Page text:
A new tutor lab at the Kingsport Center for Higher Education (KCHE) seeks to assist and engage students enrolled in programs taught at the Northeast State at Kingsport learning site.

KCHE hosted an open house on Wednesday to celebrate the opening of The Learning Center at the KCHE tutoring lab.  This newly established lab in Room 211 provides daily tutoring services in a variety of academic programs.

“Tutoring was a need that we found in our student surveys last year requesting expanded tutoring services,” said Teressa Dobbs, executive director of KCHE. “Engaging students is a major part of success, and the tutor lab provides that engagement. We were really excited to open the lab this spring.”

Tutors help students in a variety of academic programs.
Tutors help students in a variety of academic programs.

Tutors provide help on subjects including Learning Support Math, Composition and writing courses, college-level math classes as well as Chemistry, Anatomy and Physiology I and II, and Accounting.  Students can check the lab schedule and drop in for tutorial assistance Monday through Thursday.  Students can also request tutoring sessions on Fridays.

“We are very happy to have a dedicated room with computers and workspace for tutoring,” said Jill Bowers, coordinator of The Learning Center based at the College’s main campus.  “I think it is going to be really popular.”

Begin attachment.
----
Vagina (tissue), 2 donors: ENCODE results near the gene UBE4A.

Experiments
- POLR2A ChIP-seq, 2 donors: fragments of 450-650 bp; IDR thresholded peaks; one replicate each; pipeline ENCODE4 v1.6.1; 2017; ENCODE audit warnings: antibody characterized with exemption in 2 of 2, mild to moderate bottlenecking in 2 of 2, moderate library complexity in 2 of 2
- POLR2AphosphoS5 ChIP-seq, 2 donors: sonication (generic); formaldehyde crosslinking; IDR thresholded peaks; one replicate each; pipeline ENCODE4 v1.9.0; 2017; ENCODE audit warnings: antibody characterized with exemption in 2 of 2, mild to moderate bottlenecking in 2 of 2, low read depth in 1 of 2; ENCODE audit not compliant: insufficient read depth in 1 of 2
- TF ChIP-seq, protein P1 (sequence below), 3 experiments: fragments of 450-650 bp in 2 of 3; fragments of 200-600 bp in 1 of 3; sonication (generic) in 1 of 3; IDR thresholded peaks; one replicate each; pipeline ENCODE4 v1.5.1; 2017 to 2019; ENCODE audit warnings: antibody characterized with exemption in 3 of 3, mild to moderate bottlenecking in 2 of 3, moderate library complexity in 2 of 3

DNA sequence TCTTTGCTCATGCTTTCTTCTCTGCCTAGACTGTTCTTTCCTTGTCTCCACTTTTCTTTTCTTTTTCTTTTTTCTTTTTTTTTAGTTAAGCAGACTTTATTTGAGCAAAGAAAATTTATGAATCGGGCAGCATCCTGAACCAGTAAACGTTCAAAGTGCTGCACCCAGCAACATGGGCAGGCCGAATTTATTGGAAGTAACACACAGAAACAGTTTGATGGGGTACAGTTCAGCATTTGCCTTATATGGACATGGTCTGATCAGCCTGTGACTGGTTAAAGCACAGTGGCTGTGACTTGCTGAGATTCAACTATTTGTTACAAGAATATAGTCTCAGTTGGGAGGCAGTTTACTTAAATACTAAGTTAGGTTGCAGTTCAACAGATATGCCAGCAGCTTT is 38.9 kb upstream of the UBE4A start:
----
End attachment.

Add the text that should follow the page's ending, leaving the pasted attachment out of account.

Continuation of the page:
Tutors are students, faculty members and contracted tutors who have experience in the subject.  Tutors use practice assignments and online resources to help students grasp course fundamentals. The new lab features computers and desktop workspace for tutors to engage students face to face. Student tutors must have taken and earned a “B” grade in their course and hold a minimum overall 3.0 grade point average.

Northeast State at Kingsport boasts an enrollment of nearly 1,700 students. The site’s growing population fueled an expansion of student services including the creation of the tutor lab at KCHE.

The Learning Center at KCHE is already drawing a significant number of students.
The Learning Center at KCHE is already drawing a significant number of students.

“We’ve begun to start filling the lab to capacity during peak hours of the week,” said Wendy Taylor, advisor for TRIO and the tutor lab coordinator at KCHE.  “Math and Anatomy and Physiology draw a lot of students, but we also get many requests for English and writing tutors.”

The Regional Center for Health Professions of Northeast State at Kingsport houses the College’s health-related programs where Anatomy and Physiology classes and chemistry-related courses are needed for degree requirements.

Tutoring is available to Northeast State students and the tutor lab itself is open to all students who attend other institutions at KCHE including King University, Lincoln Memorial University, Milligan College, Tusculum College, and the University of Tennessee. For more information about tutoring times and subject areas contact

“We want to create a sense of community here at KCHE,” said Dobbs. “Research demonstrates that students who are engaged with their college and their colleagues have higher retention rates and earn their degrees.”